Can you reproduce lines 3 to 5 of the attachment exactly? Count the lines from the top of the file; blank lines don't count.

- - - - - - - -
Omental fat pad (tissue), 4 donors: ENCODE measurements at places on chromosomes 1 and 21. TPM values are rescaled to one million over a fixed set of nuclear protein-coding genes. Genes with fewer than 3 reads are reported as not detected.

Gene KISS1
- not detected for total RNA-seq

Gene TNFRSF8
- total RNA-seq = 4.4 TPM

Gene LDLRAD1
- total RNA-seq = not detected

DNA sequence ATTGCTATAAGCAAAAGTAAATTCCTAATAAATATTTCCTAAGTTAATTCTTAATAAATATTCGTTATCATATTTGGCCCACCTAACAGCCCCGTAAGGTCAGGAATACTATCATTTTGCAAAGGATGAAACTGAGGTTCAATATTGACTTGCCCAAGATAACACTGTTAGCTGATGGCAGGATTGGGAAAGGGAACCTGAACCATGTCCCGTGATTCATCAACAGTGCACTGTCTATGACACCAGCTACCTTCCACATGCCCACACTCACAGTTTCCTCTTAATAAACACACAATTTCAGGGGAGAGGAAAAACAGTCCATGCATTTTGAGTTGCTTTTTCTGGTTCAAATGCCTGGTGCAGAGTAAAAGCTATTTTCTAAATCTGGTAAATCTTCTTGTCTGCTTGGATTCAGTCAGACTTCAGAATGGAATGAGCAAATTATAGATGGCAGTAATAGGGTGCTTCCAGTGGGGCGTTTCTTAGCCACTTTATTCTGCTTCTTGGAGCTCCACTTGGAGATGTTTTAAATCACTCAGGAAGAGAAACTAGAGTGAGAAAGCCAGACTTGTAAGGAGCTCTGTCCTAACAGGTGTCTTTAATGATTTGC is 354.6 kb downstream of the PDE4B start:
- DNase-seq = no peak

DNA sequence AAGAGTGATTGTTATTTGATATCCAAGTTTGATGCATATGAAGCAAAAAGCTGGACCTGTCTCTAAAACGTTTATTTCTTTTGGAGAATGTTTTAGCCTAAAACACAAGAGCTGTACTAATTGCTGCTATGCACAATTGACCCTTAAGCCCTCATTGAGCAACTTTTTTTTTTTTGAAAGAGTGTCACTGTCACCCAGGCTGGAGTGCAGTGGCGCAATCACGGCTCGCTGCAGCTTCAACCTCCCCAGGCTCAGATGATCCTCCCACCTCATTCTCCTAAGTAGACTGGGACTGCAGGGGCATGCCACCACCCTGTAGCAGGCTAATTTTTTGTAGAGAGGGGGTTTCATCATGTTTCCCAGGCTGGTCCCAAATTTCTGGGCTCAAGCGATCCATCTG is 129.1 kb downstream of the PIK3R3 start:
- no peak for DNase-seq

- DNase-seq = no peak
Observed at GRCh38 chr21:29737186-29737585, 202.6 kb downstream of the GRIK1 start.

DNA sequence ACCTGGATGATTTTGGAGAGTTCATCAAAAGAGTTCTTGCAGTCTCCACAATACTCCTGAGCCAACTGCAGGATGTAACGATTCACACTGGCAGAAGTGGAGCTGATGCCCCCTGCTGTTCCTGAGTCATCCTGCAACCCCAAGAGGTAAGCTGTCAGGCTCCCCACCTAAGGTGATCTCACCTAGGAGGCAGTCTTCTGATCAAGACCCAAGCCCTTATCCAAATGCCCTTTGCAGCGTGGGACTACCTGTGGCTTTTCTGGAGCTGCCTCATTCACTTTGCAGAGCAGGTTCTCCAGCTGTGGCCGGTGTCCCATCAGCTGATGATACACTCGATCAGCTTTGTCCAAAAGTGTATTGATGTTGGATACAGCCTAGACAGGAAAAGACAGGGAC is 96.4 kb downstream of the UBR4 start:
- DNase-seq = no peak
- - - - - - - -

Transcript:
- not detected for total RNA-seq

Gene TNFRSF8
- total RNA-seq = 4.4 TPM